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Righting Wrongs (1986) Dir. Corey Yuen
It’s 1986 and Hong Kong is a city on fire. Entire families are murdered in their homes, high-ranking police officials are in bed with the Triads and prosecutors are forced to take the law into their own hands in Corey Yuen’s hard-edged crime feature Righting Wrongs.
Righting Wrongs was released in November 1986 to a post-A Better Tomorrow marketplace. A Better Tomorrow, John Woo’s breakout hit, saw release in April of 1986 and many studios fast-tracked productions to capitalize on the success of this landmark “heroic bloodshed” picture. Other films had their premises altered to cash-in on the strong box office performance of gangster films in the wake of ABT’s release.
Righting Wrongs owes a lot to Woo’s genre defining film with its dueling protagonists, a police officer played by Cynthia Rothrock and Yuen Biao’s avenging prosecutor Jason Chen; its melodramatic tone and a high-level of stylized violence all echoing Woo’s blockbuster. The film has no problem in dispatching characters in increasingly gruesome death sequences; Righting Wrongs is often shocking but with good reason. The violence in the film is reflexive of real-world turmoil in Hong Kong’s film indsutry at the time as crime syndicates began to encroach more and more on the business of filmmaking. This serious tone and message is sold by some of the best choreography and stunts of the period.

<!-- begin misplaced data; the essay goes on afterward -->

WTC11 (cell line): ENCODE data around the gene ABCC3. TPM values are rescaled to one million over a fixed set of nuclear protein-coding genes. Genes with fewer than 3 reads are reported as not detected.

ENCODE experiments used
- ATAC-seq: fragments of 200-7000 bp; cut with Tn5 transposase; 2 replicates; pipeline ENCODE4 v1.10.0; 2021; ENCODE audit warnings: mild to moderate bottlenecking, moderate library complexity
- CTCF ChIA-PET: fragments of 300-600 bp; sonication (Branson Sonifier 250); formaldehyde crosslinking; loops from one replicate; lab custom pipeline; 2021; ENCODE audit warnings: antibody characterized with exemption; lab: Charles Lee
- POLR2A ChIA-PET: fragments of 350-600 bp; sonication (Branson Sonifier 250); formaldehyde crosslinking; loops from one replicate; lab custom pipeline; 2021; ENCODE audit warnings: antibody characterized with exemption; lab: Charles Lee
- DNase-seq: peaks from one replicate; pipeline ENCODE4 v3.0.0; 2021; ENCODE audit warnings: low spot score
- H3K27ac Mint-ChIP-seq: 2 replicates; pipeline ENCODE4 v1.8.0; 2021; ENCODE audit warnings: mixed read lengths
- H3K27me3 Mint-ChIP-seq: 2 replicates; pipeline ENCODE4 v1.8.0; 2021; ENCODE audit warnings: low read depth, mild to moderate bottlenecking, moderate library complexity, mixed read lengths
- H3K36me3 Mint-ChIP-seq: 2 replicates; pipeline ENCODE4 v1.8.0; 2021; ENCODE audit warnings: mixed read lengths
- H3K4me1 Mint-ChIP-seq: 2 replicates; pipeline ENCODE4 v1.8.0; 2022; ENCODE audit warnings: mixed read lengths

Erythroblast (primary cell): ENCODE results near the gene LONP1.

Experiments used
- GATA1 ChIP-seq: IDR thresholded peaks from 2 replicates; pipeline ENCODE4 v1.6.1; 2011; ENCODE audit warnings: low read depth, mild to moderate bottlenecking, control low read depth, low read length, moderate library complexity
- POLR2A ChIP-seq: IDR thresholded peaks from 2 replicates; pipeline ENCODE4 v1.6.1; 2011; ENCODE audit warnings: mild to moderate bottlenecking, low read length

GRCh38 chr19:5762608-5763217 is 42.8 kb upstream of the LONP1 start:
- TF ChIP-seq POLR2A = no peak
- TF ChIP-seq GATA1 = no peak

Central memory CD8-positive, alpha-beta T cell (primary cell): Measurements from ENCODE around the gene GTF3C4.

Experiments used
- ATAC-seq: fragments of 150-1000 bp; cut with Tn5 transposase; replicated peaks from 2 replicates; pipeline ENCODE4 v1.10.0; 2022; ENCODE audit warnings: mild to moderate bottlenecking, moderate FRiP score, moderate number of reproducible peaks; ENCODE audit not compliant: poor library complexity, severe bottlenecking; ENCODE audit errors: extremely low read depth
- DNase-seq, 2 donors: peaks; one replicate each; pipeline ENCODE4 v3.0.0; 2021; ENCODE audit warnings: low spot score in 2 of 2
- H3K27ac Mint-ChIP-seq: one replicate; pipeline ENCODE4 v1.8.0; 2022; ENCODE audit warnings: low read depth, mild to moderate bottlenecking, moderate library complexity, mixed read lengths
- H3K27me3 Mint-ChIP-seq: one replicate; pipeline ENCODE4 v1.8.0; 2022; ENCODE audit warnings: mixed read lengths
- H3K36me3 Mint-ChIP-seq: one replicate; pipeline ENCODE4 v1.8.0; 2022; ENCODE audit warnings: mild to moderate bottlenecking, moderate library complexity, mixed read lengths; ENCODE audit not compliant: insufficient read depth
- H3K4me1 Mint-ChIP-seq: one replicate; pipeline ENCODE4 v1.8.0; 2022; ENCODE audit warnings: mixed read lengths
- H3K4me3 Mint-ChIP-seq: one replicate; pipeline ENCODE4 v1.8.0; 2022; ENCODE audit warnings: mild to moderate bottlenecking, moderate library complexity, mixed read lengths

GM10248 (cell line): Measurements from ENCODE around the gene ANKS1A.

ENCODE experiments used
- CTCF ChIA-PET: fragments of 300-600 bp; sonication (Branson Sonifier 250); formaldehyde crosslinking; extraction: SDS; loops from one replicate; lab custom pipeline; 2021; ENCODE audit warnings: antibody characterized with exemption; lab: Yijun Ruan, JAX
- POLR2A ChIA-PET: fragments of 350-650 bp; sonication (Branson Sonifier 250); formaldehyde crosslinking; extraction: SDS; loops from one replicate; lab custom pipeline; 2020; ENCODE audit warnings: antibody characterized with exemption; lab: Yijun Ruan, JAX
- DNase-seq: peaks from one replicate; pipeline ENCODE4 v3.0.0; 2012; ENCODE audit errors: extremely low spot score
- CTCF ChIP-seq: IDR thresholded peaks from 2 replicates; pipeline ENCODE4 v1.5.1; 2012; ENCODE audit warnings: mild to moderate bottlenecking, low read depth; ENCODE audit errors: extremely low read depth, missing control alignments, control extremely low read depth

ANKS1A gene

Star Yuen Biao came up through the Peking Opera School along with “brothers” and frequent collaborators Jackie Chan and Sammo Hung. Biao was one of school’s “Seven Little Fortunes” and enjoyed success throughout the 1970s and ’80s in such films as Prodigal Son, Project-A, Wheels on Meals and more.
Righting Wrongs is one of Biao’s more successful solo ventures. Though his friends are never too far from his productions. Co-star Cynthia Rothrock was supposed to star alongside Jackie Chan in Armour of God but appeared in Righting Wrongs instead after Chan suffered an injury which postponed shooting. Sammo Hung also makes his mark on Righting Wrongs guest-directing the fight scene in an airplane hanger between Biao and the evil police chief.
This is not to suggest that Biao doesn’t carry the film on his own merits. His strength is in his acrobatic ability which is put to good use in this picture with some fantastic leaps of faith and fast foot work throughout. Look out for a great fight scene against a would-be assassin played by Peter Cunningham or the fantastic “fight” against three cars in a parking garage. Rothrock is also fantastic in Righting Wrongs, a formidable and talented martial artist in her own right she gives as good as she gets against all manner of Triad toughs.
The film’s director, Corey Yuen, continues to work as a stunt coordinator and action choreographer to this day. He recently worked on Wild Card with Jason Statham. He is also the director of American martial arts cult classic No Retreat, No Surrender which was released a few months before Righting Wrongs in May 1986.
Righting Wrongs is on Sunday 27th – 15.00 – Lighthouse 3
Hong Kong Kicks is in collaboration with The Hong Kong Economic and Trade Office in Brussels (HKETO, Brussels)